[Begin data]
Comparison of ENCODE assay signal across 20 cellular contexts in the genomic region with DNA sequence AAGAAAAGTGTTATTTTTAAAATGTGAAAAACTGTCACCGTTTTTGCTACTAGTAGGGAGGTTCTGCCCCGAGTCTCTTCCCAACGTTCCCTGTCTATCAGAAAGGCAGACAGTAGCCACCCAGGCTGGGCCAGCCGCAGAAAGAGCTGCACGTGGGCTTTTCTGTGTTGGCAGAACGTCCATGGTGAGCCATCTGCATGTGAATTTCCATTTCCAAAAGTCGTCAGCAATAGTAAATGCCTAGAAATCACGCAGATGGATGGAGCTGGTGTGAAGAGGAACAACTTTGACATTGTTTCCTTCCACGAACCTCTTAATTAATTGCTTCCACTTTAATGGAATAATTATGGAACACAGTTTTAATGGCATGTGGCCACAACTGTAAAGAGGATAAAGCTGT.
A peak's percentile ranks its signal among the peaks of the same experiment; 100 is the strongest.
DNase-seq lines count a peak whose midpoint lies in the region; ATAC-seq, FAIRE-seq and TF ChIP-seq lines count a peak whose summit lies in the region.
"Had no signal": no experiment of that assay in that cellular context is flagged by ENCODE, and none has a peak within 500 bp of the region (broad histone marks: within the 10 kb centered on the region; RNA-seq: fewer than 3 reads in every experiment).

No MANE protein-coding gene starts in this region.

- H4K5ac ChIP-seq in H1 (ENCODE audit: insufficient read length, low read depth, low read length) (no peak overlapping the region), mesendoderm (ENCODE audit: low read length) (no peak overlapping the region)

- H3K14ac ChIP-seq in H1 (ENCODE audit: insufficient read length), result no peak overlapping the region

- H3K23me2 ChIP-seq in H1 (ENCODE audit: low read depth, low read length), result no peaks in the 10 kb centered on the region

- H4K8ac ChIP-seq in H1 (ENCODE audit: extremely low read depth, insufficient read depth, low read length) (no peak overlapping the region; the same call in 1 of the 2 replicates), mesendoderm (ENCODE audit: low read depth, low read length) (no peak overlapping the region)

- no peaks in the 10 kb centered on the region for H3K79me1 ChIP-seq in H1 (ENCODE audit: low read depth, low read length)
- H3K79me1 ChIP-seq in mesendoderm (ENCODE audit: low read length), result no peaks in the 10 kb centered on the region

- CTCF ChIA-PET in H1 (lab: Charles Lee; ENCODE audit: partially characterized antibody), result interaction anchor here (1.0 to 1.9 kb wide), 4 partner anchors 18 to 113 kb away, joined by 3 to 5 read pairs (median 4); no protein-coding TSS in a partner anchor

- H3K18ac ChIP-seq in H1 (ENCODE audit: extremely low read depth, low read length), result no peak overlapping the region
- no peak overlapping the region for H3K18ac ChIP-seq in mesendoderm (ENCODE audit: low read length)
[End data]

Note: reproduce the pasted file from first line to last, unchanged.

Comparison of ENCODE assay signal across 20 cellular contexts in the genomic region with DNA sequence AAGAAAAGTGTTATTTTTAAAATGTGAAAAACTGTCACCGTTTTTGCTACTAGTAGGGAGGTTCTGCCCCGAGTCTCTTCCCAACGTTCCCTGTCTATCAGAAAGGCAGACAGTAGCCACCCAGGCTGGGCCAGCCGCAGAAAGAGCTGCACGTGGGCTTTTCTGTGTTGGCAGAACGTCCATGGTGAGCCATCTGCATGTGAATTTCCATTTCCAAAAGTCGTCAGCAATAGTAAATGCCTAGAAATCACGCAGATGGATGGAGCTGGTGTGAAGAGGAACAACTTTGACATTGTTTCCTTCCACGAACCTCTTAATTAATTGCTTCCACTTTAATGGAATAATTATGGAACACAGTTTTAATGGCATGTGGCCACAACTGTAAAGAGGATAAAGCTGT.
A peak's percentile ranks its signal among the peaks of the same experiment; 100 is the strongest.
DNase-seq lines count a peak whose midpoint lies in the region; ATAC-seq, FAIRE-seq and TF ChIP-seq lines count a peak whose summit lies in the region.
"Had no signal": no experiment of that assay in that cellular context is flagged by ENCODE, and none has a peak within 500 bp of the region (broad histone marks: within the 10 kb centered on the region; RNA-seq: fewer than 3 reads in every experiment).

No MANE protein-coding gene starts in this region.

- H4K5ac ChIP-seq in H1 (ENCODE audit: insufficient read length, low read depth, low read length) (no peak overlapping the region), mesendoderm (ENCODE audit: low read length) (no peak overlapping the region)

- H3K14ac ChIP-seq in H1 (ENCODE audit: insufficient read length), result no peak overlapping the region

- H3K23me2 ChIP-seq in H1 (ENCODE audit: low read depth, low read length), result no peaks in the 10 kb centered on the region

- H4K8ac ChIP-seq in H1 (ENCODE audit: extremely low read depth, insufficient read depth, low read length) (no peak overlapping the region; the same call in 1 of the 2 replicates), mesendoderm (ENCODE audit: low read depth, low read length) (no peak overlapping the region)

- no peaks in the 10 kb centered on the region for H3K79me1 ChIP-seq in H1 (ENCODE audit: low read depth, low read length)
- H3K79me1 ChIP-seq in mesendoderm (ENCODE audit: low read length), result no peaks in the 10 kb centered on the region

- CTCF ChIA-PET in H1 (lab: Charles Lee; ENCODE audit: partially characterized antibody), result interaction anchor here (1.0 to 1.9 kb wide), 4 partner anchors 18 to 113 kb away, joined by 3 to 5 read pairs (median 4); no protein-coding TSS in a partner anchor

- H3K18ac ChIP-seq in H1 (ENCODE audit: extremely low read depth, low read length), result no peak overlapping the region
- no peak overlapping the region for H3K18ac ChIP-seq in mesendoderm (ENCODE audit: low read length)